3 Problem Areas Where Professional Firms
Can Find Lost Money
Architectural, Engineering & Environmental Firms
Lose an Average 100K a Year, CPA Says
June Jewell, a CPA and owner of Acuity Business Solutions consulting, says the architectural, engineering and environmental firms she works for easily lose $100,000 each year through inefficient and ineffective practices.
“Of course, sometimes the waste is much, much more – and this goes for larger and smaller businesses,” says Jewell, author of “Find the Lost Dollars: 6 Steps to Increase Profits in Architecture, Engineering, and Environmental Firms,” (www.FindTheLostDollars.com). “The problems are usually so fundamental to a business that they will never see why and how they’re bleeding money; they’re too close.”
There are several nooks and crannies in which firms are apt to lack efficiency. Jewell reviews three general areas where most of these firms can turn unnecessary losses to gains:
• Company culture: While the culture may vary somewhat from one firm to another, architectural, engineering and environmental firms share some of the same characteristics. One is that their founders tend to go into business because they’re creative people who love what they do -- not because they’re business people. So they don’t focus on profits, and they tend to be casual managers with regard to employees’ time. Shifting the culture to a focus of being profitable is not only necessary for sustaining the business; it allows creative people to do more of what they love.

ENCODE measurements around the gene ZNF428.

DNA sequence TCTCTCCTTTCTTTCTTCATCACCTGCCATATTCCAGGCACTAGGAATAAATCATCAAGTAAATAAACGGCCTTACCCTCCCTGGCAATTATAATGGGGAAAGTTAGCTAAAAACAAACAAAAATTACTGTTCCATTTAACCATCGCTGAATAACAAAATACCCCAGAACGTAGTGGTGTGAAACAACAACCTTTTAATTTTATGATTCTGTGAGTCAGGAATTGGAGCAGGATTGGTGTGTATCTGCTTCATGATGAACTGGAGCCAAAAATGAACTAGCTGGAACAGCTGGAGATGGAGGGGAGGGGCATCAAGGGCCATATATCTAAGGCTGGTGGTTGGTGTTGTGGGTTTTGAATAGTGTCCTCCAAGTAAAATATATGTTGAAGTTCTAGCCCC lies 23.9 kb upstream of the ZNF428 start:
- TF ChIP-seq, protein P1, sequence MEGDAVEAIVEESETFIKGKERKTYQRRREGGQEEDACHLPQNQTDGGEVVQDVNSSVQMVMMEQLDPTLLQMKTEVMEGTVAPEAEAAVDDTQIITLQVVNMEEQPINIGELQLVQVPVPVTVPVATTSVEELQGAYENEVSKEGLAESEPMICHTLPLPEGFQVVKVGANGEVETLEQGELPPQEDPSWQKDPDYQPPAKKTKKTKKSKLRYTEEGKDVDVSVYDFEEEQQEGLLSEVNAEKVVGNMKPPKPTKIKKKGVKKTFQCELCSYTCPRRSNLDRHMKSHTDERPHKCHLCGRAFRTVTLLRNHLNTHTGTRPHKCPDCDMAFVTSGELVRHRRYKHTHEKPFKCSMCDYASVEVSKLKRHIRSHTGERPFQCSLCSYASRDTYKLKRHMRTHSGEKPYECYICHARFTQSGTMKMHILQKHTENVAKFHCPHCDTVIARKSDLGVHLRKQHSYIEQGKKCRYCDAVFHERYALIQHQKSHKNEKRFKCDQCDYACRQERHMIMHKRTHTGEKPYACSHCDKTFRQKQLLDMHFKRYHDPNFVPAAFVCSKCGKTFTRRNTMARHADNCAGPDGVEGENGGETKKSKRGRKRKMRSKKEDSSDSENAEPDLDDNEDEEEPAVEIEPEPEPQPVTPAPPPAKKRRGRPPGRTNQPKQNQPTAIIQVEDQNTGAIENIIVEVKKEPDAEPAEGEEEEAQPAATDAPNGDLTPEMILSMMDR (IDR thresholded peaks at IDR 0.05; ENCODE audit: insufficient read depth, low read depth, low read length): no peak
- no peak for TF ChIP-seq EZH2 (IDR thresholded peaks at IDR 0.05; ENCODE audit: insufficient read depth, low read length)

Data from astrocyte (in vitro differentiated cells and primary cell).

• Ineffective practices: Of course, there are many moving parts in an A&E firm, which means there are many potential areas for improvement. That includes customer service, time management, marketing, strategic planning, accurate budgets and estimates, and the cost of lost opportunities. Failure to create an accurate, meticulous job estimate, for instance, can have multiple consequences, from having disappointed clients to jeopardize projects to losing money because time, materials and other costs were not accurately forecast.
• Systems & IT: This is the third way to improve business management and increase profits. Technology is able to help companies leverage their resources more effectively, yet many of them are still using outdated software and non-integrated systems. By looking at systems as a strategic investment that can help them to be more competitive, they can realize a great return on investment (ROI) from their projects. While the transition from old to new software has its cost in time and work, the efficiency gained in future work production is worth it.
“I’ve worked with hundreds of A&E firms in my 28 years of consulting, and I see these shared problems so often, I offer what I call ‘the $100K Challenge,’ ’’ Jewell says. “That’s a guarantee that I can work with any business that’s doing a few million dollars a year in business and find $100,000 they’re losing in profits.”
In this post-recession economy, she says, it’s vital for firms to tune up their business management practices in order to thrive.
About June Jewell
June R. Jewell is a CPA and CEO of Acuity Business Solutions, which consults with project-based professional services firms to support profitability. She has more than 28 years of business management consulting experience and has worked with hundreds of business owners in architecture, engineering, environmental consulting, government contracting, and management-consulting industries. She has co-authored several books and is has been an assistant professorial lecturer at George Washington University. Jewell is a sought-after speaker for a wide range of industry organizations.